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Last Updated on February 2, 2017, by eNotes Editorial. Word Count: 763

Lines 1–4

In the first line, the speaker begs her lover to remember her. "Remember me when I am gone away," she says, giving the reader no clear indication of exactly when or how she is going to die. In fact, she never directly states that she is dying, instead...

(The entire section contains 763 words.)

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Lines 1–4

In the first line, the speaker begs her lover to remember her. "Remember me when I am gone away," she says, giving the reader no clear indication of exactly when or how she is going to die. In fact, she never directly states that she is dying, instead referring to a "silent land," which the reader assumes is a metaphor for death. This land doesn't seem to correlate to a specific place, and the word "silent" in this context precludes the possibility of the silent land being Heaven or Hell, which in their myriad, sometimes contradictory descriptions, have rarely been called "silent." Readers are left with no means of interpreting "silent land" as anything other than a cemetery, a grave, or death itself. The speaker further emphasizes her death in the line "When you can no more hold me by the hand." Her death will destroy the intimacy between them, breaking their physical connection and separating her spirit from her body. This distinction between the physical and the spiritual self is important. For the speaker to travel to that "silent land" without her body, she must have a soul or spiritual self that can transcend death. This spiritual self will not stop her from dying, however, nor will it prevent the two lovers from being separated. In the fourth line, the speaker suggests that death isn't the only thing working to part them. The words "half turn to go yet turning to stay" indicate that the speaker had doubts about the relationship and that when she tried to leave, her beloved stopped her.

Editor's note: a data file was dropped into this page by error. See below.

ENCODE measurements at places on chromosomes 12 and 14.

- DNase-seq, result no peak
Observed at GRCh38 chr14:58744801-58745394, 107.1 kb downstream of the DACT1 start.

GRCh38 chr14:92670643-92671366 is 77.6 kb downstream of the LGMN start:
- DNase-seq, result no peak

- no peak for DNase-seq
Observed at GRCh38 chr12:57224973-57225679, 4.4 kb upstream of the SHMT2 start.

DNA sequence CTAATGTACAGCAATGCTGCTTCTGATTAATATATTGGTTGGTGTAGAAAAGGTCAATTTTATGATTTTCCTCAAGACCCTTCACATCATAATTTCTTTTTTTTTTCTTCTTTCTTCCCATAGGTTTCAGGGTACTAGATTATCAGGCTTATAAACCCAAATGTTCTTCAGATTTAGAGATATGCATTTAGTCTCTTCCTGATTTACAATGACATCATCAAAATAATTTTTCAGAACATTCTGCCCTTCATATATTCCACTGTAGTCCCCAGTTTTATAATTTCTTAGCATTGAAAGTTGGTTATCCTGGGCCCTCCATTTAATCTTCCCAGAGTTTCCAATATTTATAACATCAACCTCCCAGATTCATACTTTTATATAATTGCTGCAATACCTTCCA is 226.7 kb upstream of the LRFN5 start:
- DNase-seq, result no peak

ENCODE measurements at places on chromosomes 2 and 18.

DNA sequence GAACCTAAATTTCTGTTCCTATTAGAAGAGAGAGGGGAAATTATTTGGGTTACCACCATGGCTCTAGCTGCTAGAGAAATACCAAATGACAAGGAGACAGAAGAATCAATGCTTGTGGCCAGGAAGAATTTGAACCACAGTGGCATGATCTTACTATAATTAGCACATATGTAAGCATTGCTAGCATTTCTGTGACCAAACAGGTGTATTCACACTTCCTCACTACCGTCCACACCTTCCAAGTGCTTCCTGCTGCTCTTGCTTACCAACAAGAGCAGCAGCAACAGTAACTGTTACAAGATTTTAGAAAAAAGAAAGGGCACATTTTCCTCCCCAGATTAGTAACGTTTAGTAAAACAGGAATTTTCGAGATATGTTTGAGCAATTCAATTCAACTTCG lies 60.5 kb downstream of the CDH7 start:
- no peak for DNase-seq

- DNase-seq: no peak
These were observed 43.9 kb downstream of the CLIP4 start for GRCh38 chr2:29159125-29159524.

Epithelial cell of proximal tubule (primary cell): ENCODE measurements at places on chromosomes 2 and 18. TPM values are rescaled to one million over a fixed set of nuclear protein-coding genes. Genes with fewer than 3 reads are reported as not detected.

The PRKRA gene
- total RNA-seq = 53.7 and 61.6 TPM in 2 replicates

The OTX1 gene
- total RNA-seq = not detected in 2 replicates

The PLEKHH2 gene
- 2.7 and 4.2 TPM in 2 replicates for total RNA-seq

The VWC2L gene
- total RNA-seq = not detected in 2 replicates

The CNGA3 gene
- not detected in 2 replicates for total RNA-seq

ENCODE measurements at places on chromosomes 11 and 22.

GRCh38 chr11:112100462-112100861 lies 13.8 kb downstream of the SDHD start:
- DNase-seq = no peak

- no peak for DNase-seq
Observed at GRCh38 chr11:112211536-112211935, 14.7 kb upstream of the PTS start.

Lines 5–8

In line five, the speaker repeats the first words of the poem: "Remember me." This time, she wants her beloved to remember her even when the "future that [he] plann'd" doesn't happen. From this line, we learn just how serious the lovers are; they have already planned a future together that probably includes marriage (if they aren't married already). There is some indication, however, that their relationship is unequal, as evidenced in the line "You tell me of our future that you plann'd." This suggests that the speaker's beloved has all the power in the relationship, being the man and therefore having the right to make decisions for the both of them. It is clear that the speaker has consented to this arrangement, and the gender dynamics don't appear to bother her. She is more concerned with whether or not her lover will remember her. In line seven, she modifies her request, saying "only remember me" in the hopes of staving off her lover's grief. As she states in line eight, "it will be late to counsel then or pray" after she is already dead.

Lines 9–12

In line nine, the speaker admits that her beloved will inevitably forget her sometimes. She preemptively forgives him for this, saying "Yet if you should forget me for a while / And afterwards remember, do not grieve," because the process of forgetting is natural. One could argue that the mere suggestion of the speaker's beloved forgetting her is a slight to his character, but it is better interpreted as a moment of pragmatism on the part of the speaker. She is being realistic about the relationship, acknowledging that at some point he will have to move on and forget her in order to be happy again. In lines eleven and twelve, the poem takes a stark turn, with the speaker alluding to the "darkness and corruption" her death will cause. This corruption stems less from the fact of her death than from the possibility that it will stir up memories of how she once tried to leave the relationship. She urges her beloved not to dwell on these thoughts, lest they bring him grief.

Lines 13–14

In the final lines, the speaker reverses her previous position on memory. She says, "Better by far you should forget and smile / Than that you should remember and be sad." This would seem to contradict her previous statements but may simply provide a new layer of meaning to the poem. In light of the last two lines, it appears that the speaker only wants her beloved to remember her under a set of very specific conditions. In other words, if remembering her is going to make him sad or angry, then she doesn't want him to remember her. One could argue that this setting of conditions, in addition to her repeated commands to remember her, constitutes an attempt to assert control in their relationship. If she dictates how and when he remembers her, then she has the power.

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